The "low speed only" adjuster you're asking for doesn't exist in real life. Real adjusters affect high speed too, but it's minimal since the high speed forces are higher.

Also, if you're bottoming you want more high speed damping. The velocities are *high* when the suspension bottoms out due to an impact.


I understand what you are saying on how it works currently. It just seems with the current setup that we do not have enough adjust ability to give bottoming resistance (crash resistance) along with good damping in the the smaller higher frequency bumps. Is there a way of having a second damper setting and having the two separated by the shaft velocity? Could you possibly have in the slider for the low speed damper text stating if the current setting is progressive, linear or digressive? May make things easier for some people to understand. Another possibly is the leverage ratio of the linkage could be too low causing high shaft velocities compared to before? (I know they will be higher due to the rear being rising rate vs before being linear.)

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Re: YOUR SETUP

Postby jlv » Tue Jul 12, 2016 3:19 am

What it really gets down to is if you want suspension for Stewart style hits, you're going to give up something in other areas. That's not unrealistic. It's always going to be a compromise.
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Re: YOUR SETUP

Postby Hi Im Skyqe » Tue Jul 12, 2016 4:33 am

jlv wrote:What it really gets down to is if you want suspension for Stewart style hits, you're going to give up something in other areas. That's not unrealistic. It's always going to be a compromise.


Is there any way you could split the high speed compression damper into two dampers to test? Say anything below 1m/s is low speed and above is high speed?

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Re: YOUR SETUP

Postby Prydz » Tue Jul 12, 2016 8:54 am

Here's my suspension:
90
60
70
40
80
50
80
80
70
85
40
60
45

I think it works ok atleast

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Re: YOUR SETUP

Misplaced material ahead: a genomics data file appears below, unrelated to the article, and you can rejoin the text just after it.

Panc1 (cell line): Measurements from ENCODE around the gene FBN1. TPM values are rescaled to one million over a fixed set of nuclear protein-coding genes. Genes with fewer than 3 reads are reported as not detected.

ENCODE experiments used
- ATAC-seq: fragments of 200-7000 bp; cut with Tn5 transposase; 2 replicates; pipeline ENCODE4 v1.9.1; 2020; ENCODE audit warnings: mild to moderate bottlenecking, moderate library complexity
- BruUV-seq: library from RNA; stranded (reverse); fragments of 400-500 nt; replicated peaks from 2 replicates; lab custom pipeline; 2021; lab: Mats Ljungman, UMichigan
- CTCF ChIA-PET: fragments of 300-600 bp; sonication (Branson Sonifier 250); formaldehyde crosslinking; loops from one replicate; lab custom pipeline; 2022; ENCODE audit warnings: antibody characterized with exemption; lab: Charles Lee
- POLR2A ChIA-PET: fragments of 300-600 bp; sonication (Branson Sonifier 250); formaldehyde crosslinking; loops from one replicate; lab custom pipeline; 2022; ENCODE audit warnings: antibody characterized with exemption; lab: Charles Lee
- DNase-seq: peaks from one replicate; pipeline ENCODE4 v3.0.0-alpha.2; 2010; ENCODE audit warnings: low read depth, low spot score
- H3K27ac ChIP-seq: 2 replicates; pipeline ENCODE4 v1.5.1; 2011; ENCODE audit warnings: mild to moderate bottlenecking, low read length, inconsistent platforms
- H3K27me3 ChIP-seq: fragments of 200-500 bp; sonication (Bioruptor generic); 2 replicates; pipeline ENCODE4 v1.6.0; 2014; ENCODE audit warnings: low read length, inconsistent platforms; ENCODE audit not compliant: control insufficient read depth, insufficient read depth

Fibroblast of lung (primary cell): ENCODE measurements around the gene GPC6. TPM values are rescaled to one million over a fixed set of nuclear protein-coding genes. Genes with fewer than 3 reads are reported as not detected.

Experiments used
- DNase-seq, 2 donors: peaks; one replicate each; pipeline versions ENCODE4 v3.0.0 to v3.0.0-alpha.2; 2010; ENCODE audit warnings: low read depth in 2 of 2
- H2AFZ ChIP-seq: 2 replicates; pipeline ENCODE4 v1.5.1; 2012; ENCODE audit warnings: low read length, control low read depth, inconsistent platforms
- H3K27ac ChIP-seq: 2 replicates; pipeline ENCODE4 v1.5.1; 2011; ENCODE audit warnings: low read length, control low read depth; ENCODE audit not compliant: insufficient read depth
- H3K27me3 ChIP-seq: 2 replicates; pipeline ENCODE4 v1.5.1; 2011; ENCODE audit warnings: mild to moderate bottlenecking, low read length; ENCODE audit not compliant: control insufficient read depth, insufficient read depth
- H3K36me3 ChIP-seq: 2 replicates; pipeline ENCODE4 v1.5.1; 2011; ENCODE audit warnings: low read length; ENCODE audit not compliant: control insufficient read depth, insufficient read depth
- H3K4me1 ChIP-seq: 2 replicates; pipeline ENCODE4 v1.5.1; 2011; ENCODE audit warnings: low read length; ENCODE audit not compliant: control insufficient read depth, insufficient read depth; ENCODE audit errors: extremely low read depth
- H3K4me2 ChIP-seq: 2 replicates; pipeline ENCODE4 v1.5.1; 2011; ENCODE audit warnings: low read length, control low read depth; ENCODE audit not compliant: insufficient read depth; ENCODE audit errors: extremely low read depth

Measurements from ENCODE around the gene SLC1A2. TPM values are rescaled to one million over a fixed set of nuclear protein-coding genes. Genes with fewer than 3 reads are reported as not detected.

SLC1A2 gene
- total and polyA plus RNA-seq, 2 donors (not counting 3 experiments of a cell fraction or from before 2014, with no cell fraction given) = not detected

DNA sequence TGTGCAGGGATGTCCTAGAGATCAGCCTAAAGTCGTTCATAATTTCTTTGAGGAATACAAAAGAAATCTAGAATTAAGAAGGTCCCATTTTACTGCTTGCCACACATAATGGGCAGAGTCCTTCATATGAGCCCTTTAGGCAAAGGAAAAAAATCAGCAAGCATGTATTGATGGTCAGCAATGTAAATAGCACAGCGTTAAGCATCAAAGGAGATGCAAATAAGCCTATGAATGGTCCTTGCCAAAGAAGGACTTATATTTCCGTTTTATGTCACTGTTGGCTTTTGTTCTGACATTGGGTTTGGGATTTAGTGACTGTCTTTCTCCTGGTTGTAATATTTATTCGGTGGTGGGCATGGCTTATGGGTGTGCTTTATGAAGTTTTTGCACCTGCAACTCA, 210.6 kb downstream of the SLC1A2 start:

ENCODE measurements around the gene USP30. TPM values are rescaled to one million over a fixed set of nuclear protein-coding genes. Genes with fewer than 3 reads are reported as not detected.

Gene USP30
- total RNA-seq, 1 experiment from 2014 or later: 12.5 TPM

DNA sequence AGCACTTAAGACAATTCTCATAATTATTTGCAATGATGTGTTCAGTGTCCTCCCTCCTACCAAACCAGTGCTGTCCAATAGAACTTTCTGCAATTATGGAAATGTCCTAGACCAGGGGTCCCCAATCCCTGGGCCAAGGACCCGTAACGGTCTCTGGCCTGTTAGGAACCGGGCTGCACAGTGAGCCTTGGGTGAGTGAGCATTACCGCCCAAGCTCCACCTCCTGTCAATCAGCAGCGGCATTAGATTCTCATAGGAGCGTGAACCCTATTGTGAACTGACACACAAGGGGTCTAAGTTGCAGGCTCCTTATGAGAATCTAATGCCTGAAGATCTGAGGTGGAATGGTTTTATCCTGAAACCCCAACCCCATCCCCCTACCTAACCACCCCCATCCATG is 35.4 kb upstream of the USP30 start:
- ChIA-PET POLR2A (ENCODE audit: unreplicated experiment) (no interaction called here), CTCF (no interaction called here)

Postby jlv » Wed Jul 13, 2016 1:31 am

Hi Im Skyqe wrote:Is there any way you could split the high speed compression damper into two dampers to test? Say anything below 1m/s is low speed and above is high speed?

No. The current settings are flexible enough.
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Re: YOUR SETUP

Postby Hi Im Skyqe » Wed Jul 13, 2016 2:11 am

Could adjusting the leverage ratio of the linkage possibly help with some of the inconsistent fall off's that occur from time to time? Maybe a bit too soft initially?

Here is my suspension, is there anything glaring that you see that would cause falloffs? I would like to think it is a pretty neutral setup.

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Re: YOUR SETUP

Postby Prydz » Wed Jul 13, 2016 7:48 am

Rider vertical dampning also helps with not falling. That and high speed compression, atleast when it comes to overjumping.

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Re: YOUR SETUP

Postby jlv » Thu Jul 14, 2016 2:35 am

Both rider damping settings help. Keeps the rider from slamming into the joint limits quite so hard.
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ty casey
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Re: YOUR SETUP

Postby ty casey » Mon Jul 18, 2016 1:03 am

what should i put the rider damping settings at for the least amount of fall offs?
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Re: YOUR SETUP

Postby jlv » Mon Jul 18, 2016 2:17 am

I've found setting both damping settings to 75 works well enough. 100 might be better for huge hits.
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kurtmx
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Re: YOUR SETUP

Postby kurtmx » Mon Jul 18, 2016 8:02 am

ty casey wrote:what should i put the rider damping settings at for the least amount of fall offs?

Give my rider settings a go if you like.

90
75
90
70
.46
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ty casey
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Re: YOUR SETUP

Postby ty casey » Wed Jul 20, 2016 10:59 pm

thxs but now what i really need is a 125 outdoor setup for Loretta Lynns thats coming up, and just in general. :lol:
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funkychicken
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Re: YOUR SETUP

Postby funkychicken » Thu Jul 21, 2016 7:57 pm

ty casey wrote:thxs but now what i really need is a 125 outdoor setup for Loretta Lynns thats coming up, and just in general. :lol: